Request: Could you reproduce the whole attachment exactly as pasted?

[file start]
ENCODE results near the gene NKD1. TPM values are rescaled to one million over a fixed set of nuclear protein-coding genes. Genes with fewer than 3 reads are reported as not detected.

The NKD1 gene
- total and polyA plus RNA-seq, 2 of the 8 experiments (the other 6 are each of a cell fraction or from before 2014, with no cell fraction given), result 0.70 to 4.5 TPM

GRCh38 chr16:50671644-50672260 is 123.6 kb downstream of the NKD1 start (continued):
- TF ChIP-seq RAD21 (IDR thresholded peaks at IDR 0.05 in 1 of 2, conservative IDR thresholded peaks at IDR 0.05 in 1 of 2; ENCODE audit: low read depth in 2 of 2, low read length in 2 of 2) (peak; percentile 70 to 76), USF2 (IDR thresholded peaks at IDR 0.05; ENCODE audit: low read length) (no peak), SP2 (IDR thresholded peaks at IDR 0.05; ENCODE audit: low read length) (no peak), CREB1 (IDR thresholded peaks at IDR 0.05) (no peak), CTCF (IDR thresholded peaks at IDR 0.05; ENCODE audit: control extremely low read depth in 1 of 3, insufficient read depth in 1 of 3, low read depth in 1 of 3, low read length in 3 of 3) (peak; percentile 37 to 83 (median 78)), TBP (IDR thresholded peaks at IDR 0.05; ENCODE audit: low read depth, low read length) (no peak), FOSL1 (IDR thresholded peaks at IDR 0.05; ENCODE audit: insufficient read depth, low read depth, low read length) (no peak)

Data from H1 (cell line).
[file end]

ENCODE results near the gene NKD1. TPM values are rescaled to one million over a fixed set of nuclear protein-coding genes. Genes with fewer than 3 reads are reported as not detected.

The NKD1 gene
- total and polyA plus RNA-seq, 2 of the 8 experiments (the other 6 are each of a cell fraction or from before 2014, with no cell fraction given), result 0.70 to 4.5 TPM

GRCh38 chr16:50671644-50672260 is 123.6 kb downstream of the NKD1 start (continued):
- TF ChIP-seq RAD21 (IDR thresholded peaks at IDR 0.05 in 1 of 2, conservative IDR thresholded peaks at IDR 0.05 in 1 of 2; ENCODE audit: low read depth in 2 of 2, low read length in 2 of 2) (peak; percentile 70 to 76), USF2 (IDR thresholded peaks at IDR 0.05; ENCODE audit: low read length) (no peak), SP2 (IDR thresholded peaks at IDR 0.05; ENCODE audit: low read length) (no peak), CREB1 (IDR thresholded peaks at IDR 0.05) (no peak), CTCF (IDR thresholded peaks at IDR 0.05; ENCODE audit: control extremely low read depth in 1 of 3, insufficient read depth in 1 of 3, low read depth in 1 of 3, low read length in 3 of 3) (peak; percentile 37 to 83 (median 78)), TBP (IDR thresholded peaks at IDR 0.05; ENCODE audit: low read depth, low read length) (no peak), FOSL1 (IDR thresholded peaks at IDR 0.05; ENCODE audit: insufficient read depth, low read depth, low read length) (no peak)

Data from H1 (cell line).